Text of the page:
Northrop Grumman Corp. (NYSE: NOC) is outlining some of the larger issues in the defense and military spending sector. The budget for many major defense programs is far less clear than in decades past. Northrop Grumman announced yesterday that it was closing a large shipyard near New Orleans and that the company plans to consolidate ship building operations in the Gulf Coast region. More importantly, the company is exploring a possible spin-off of the entire ship building business. This has all the look and feel of what many other defense firms would see as a changed military and defense spending environment for years to come.
The company, of course, is targeting operating costs, jobs, and that lovely term “efficiency” as it noted an overcapacity in the sector. The company also admitted that the ship building base will come more in line with new projections for U.S. and allies military spending trends and actual demand.
Northrop’s Avondale shipyard employs roughly 5,000 workers and will close in 2013. The company noted that its future LPD warships would be built at the Pascagoula, Mississippi facility. The company is also moving its headquarters from Los Angeles to Falls Church, Virginia.
As you can imagine, politics may play a role in what happens here. Senator Mary Landrieu of Louisiana is already reportedly set to appeal this decision to the Navy and to the company. After all, this is jobs in her state. For a senator or member of the House to appeal closures of facilities or bases is not unusual at all.
Northrup hired Credit Suisse to help it explore strategic alternative alternatives for the unit. As far as the spin-off, this could come in more than two outcomes. The company could spin the NewCo off to existing shareholders, it could pursue an outright sale, and it could even decide on making the unit a venture with another military and defense contracting outfit.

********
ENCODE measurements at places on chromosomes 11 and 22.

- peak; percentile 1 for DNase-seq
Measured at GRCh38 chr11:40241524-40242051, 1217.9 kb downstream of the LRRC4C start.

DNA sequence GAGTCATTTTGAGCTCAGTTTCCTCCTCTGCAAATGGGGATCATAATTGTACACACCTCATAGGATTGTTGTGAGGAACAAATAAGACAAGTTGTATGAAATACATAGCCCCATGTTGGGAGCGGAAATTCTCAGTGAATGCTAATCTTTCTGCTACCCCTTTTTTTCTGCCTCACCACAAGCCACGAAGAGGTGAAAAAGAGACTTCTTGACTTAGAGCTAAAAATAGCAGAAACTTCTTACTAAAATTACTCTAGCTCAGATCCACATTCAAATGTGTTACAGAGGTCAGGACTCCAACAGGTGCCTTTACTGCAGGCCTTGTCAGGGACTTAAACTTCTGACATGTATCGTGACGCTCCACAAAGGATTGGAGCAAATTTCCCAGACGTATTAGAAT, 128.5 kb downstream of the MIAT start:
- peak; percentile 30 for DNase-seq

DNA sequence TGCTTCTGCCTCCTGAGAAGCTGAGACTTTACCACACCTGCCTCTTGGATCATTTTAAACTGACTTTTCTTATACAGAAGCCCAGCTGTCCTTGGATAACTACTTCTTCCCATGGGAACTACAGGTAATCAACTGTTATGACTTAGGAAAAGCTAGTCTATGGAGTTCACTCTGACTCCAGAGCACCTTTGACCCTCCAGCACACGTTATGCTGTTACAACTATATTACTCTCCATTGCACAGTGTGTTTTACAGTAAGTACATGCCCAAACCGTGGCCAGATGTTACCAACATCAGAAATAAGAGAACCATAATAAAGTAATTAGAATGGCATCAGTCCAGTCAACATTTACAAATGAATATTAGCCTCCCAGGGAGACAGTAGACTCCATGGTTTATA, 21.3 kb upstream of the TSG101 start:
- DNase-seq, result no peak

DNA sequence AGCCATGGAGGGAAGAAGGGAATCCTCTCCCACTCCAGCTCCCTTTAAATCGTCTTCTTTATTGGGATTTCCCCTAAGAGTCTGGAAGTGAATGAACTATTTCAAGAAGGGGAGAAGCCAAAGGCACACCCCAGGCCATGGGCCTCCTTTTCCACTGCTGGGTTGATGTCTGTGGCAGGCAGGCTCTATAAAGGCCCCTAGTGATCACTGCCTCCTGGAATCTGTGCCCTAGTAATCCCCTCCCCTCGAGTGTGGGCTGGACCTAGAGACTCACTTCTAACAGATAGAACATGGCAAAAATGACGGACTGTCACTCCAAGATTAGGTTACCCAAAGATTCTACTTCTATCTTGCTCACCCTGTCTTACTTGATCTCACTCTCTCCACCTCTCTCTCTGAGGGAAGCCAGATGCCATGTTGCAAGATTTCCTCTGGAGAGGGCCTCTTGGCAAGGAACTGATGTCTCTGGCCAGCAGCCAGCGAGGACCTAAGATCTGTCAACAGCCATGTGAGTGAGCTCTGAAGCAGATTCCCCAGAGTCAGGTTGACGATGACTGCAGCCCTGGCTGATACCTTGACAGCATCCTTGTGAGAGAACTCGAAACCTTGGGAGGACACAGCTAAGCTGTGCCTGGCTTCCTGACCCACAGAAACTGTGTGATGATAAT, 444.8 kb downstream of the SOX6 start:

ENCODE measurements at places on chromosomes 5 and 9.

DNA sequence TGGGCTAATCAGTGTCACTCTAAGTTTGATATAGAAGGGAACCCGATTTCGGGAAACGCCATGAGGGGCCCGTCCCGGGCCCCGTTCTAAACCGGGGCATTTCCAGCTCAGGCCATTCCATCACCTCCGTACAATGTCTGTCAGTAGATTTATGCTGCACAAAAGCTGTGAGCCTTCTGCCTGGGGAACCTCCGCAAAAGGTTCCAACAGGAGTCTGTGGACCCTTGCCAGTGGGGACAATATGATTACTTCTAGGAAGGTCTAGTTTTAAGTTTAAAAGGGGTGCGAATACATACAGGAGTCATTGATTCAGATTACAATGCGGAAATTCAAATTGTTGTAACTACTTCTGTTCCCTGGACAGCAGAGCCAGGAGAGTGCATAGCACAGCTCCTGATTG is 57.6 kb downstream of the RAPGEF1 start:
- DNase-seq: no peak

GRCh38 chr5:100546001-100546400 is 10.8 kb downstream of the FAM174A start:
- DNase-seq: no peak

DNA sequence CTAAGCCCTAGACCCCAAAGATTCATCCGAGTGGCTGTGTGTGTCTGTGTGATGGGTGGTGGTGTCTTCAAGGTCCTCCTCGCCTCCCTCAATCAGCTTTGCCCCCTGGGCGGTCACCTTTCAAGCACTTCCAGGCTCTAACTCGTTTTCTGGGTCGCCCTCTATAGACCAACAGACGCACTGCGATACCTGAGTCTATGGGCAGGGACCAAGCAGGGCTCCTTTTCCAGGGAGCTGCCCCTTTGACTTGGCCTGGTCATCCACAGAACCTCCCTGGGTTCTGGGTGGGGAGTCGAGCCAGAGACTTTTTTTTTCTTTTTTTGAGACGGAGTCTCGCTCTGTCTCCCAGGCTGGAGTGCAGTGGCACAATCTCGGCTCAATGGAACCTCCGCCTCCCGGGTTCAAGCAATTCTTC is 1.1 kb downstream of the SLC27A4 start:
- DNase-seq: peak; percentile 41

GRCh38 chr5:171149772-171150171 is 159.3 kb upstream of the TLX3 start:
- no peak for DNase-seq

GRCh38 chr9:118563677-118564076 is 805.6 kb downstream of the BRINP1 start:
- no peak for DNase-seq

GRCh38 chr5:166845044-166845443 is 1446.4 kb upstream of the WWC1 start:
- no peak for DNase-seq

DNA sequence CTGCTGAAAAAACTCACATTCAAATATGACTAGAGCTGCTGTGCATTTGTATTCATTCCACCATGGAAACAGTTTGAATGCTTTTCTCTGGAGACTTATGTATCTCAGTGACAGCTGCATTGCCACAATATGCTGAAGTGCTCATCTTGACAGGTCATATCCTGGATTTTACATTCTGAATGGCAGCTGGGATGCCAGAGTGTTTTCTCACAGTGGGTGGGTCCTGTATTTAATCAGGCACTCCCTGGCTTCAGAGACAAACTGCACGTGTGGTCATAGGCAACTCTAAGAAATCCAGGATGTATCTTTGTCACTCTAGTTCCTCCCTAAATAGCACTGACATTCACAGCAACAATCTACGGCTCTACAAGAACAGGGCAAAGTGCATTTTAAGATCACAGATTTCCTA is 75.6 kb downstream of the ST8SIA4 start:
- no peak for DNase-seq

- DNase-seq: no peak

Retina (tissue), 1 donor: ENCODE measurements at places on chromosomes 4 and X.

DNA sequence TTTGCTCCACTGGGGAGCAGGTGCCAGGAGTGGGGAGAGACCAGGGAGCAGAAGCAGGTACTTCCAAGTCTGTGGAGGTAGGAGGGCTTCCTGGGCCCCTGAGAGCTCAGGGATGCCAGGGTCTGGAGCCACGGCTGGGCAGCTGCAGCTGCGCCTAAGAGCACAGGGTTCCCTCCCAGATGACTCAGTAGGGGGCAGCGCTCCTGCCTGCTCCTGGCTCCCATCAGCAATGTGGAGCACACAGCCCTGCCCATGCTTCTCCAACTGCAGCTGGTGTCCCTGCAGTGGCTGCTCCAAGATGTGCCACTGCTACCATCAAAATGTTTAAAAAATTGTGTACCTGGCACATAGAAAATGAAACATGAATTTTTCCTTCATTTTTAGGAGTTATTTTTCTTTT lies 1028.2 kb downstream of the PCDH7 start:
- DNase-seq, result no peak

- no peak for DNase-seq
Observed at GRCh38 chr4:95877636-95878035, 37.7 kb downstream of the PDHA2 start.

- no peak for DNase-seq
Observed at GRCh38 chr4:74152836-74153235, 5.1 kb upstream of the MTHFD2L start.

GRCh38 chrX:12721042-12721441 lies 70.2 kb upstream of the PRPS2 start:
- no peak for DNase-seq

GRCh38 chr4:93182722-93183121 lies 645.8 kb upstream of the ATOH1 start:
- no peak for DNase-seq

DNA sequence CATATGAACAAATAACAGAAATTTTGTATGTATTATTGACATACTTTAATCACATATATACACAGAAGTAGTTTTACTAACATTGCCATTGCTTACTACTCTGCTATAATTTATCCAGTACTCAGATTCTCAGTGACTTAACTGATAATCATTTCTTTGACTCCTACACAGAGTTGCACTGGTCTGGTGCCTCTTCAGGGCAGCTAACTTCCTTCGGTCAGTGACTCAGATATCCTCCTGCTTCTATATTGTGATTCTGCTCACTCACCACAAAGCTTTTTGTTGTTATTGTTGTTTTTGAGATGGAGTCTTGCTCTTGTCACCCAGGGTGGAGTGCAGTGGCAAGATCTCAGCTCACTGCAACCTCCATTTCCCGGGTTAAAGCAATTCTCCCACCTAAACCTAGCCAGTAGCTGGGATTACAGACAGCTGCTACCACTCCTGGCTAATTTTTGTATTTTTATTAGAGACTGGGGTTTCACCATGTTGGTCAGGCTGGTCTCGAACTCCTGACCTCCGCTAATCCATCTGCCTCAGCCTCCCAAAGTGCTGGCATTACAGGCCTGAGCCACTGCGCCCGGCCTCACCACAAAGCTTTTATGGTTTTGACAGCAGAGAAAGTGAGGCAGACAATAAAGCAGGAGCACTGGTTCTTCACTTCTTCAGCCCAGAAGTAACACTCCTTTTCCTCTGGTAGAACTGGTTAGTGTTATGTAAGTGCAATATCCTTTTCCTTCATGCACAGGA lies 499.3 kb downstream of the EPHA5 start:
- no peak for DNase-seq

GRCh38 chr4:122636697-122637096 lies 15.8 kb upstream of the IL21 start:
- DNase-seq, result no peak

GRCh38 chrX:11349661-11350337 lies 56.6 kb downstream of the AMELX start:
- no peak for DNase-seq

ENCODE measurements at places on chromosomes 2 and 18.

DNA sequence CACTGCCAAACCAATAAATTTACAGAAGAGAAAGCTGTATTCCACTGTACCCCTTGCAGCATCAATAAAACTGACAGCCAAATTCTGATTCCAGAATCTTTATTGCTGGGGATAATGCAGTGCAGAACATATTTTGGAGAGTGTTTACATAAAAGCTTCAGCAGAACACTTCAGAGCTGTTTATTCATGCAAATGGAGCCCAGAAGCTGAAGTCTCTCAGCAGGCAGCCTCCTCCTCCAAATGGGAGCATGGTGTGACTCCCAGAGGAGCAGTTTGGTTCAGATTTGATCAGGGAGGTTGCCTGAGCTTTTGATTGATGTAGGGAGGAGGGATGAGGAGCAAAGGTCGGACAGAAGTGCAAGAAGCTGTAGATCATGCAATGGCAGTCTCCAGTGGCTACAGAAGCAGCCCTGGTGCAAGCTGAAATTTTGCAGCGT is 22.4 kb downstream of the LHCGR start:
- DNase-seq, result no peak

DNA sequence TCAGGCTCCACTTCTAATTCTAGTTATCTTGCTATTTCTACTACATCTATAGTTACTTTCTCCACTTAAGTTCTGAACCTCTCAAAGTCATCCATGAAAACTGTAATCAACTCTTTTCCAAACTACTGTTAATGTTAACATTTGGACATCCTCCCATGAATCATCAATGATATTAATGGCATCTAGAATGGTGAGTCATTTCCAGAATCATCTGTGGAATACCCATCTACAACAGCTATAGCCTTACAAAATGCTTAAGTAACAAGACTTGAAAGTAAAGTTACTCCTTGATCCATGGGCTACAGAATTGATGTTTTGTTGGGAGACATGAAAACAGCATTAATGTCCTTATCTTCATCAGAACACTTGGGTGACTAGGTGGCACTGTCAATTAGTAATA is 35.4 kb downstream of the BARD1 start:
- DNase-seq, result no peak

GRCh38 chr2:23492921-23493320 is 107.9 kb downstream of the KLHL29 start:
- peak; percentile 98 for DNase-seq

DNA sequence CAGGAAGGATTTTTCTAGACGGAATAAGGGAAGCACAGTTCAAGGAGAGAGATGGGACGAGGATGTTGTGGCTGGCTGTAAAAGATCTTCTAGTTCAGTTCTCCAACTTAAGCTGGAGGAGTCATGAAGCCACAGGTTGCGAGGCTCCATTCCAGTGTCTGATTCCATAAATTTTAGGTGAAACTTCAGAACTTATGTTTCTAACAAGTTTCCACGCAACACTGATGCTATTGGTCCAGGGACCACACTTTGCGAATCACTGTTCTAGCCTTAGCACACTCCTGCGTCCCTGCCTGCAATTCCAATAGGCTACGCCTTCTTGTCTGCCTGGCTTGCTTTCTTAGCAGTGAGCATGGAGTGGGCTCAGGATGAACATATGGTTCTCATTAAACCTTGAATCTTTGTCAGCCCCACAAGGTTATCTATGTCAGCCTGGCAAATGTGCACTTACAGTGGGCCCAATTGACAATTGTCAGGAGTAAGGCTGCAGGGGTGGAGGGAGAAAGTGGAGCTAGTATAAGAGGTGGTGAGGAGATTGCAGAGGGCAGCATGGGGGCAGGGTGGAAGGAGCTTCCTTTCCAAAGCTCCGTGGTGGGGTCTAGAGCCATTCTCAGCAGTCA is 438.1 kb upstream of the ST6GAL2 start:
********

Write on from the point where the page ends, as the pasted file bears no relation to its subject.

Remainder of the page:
These are the new initiatives of Wesley Bush, the relatively new CEO. Targeting long-term profitability and margins is a goal here. Big-ticket items such as boats might not be needed for anything more than replacement at this stage in the game. Many politicians are targeting some of the larger expenses and are trying to target areas that can utilize existing infrastructure.
The company has taken hundreds of million in charges in the last few years over delays, hurricane damage, and other issues brought up by the Navy. While the nuclear powered ship building facilities are not part of this, it would seem that Northrup could ultimately review that as well. However, that is a notion we’ll leave for a later date. The company outlined in this newest ship facility closure that it will have $113 million in consolidation charges, a benefit of $296 million in taxes unrelated to this action, and a net increase to earnings of $0.73 per share.
Whether a buyer or partner will come from the U.S. or from one of the European allies is still not known. The issue here is that shipbuilding could find itself in the spending cross-hairs for years and years. Budget cuts and deficit spending as far as the eyes can see are making this fear more of a reality.
With over 120,000 employees, Northrop Grumman is in most major areas of defense spending. Cutting one major unit out might not be a total game changer. If it adds to margins, profitability, and leads to a clearer forecasting ability from management regarding future military spending, then it is a cut worth making.
Last year’s revenues were $37.75 billion and Thomson Reuters has estimates at $34,67 billion for 2010 and $35.69 billion for 2011. There will be charges if the unit is closed or spun out that would exceed just a single facility closure. That being said, analysts will start tweaking their estimates for 2010, 2011, and beyond.
So far it seems that Wall Street is cheering the notion. Shares are up 3.1% at $56.97 on over 1 million shares in less than 90 minutes of trading. The 52-week range is $42.51 to $69.80, and the market cap is just over $17 billion.
JON C. OGG